LARGE quantities of illicit and prescription drugs are being flushed down toilets. And they are starting to risk people’s health, a UniSA study has found.
The authors have warned there is no policy on the safe disposal of the drugs into treated wastewater, surface water, drinking water, or the air; yet the residual drugs are making their way back into innocent victims from the environment and human food chain.
Researcher Dr Raktim Pal said as drug use increased, more drugs and their ingredients were being flushed in human waste, or down sinks and other drains into the environment via the illegal dumping of drug-lab chemicals.
“Contamination by illicit drug residues at very low concentrations appears to be widespread in populated areas (including SA), with potential risks for human health and the environment,” he said.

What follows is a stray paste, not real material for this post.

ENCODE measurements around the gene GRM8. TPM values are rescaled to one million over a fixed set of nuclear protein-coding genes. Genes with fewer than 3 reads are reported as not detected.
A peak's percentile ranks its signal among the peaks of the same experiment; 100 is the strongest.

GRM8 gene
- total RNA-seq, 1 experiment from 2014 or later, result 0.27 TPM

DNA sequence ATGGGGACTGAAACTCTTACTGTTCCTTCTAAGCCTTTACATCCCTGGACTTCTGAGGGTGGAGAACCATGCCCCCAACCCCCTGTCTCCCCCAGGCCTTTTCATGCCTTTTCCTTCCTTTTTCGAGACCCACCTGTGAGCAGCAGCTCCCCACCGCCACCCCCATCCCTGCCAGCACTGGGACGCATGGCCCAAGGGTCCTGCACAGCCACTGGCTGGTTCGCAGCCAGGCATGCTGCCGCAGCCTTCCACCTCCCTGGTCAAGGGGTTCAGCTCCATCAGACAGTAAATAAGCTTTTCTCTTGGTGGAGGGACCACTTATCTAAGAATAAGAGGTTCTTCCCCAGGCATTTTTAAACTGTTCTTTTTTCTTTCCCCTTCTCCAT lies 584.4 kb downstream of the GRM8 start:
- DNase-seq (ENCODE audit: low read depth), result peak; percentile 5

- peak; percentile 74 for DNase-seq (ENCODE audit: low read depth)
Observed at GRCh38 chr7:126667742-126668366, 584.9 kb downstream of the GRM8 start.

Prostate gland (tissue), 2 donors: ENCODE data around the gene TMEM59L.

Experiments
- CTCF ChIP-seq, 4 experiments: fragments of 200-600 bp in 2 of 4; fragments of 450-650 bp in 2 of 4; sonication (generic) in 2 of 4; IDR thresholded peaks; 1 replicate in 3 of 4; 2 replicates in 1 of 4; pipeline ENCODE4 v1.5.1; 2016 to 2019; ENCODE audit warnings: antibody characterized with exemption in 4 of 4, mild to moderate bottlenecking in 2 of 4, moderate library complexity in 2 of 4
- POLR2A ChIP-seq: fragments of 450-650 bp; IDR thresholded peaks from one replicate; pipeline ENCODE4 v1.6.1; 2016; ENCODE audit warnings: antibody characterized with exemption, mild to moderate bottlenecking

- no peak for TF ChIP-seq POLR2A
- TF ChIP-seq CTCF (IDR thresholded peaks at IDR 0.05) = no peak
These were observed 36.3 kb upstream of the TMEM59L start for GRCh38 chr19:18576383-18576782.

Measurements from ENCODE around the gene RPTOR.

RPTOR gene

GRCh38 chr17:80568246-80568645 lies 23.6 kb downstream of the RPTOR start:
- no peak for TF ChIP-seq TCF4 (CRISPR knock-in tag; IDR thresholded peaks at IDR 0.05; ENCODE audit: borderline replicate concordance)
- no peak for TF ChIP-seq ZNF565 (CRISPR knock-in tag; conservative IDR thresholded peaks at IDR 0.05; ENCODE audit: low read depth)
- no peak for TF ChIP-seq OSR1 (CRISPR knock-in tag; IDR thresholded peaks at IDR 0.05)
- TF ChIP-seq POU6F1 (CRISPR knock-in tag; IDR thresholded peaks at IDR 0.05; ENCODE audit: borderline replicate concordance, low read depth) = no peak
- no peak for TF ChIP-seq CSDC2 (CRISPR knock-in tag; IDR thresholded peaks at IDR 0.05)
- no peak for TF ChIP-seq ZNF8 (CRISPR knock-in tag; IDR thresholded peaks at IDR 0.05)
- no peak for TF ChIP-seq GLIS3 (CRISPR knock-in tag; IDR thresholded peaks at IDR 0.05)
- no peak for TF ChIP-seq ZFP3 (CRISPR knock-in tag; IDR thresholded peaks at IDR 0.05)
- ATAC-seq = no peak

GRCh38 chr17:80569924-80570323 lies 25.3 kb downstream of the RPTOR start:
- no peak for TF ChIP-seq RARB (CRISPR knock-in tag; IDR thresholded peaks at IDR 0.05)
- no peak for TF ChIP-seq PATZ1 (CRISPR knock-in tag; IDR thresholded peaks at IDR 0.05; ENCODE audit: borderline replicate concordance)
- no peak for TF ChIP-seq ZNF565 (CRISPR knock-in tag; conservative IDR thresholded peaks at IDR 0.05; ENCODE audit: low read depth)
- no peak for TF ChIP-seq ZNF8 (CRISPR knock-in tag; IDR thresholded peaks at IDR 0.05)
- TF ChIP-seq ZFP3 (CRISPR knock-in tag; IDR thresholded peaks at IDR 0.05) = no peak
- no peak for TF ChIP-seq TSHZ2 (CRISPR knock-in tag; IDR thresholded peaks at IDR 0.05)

“Although the environmental concentrations are not very high, they can potentially im-pact the human health and ecosystem functioning.”
Although treated effluent is not consumed by people, it does re-enter the water system through run-off during wet weather, landfill seepage and aquifer recharge, Dr Pal said.
Dr Pal said there were many ways the drugs in the environment could be taken up by innocent people and the effects could be similar to the long-term health effects of drug abuse.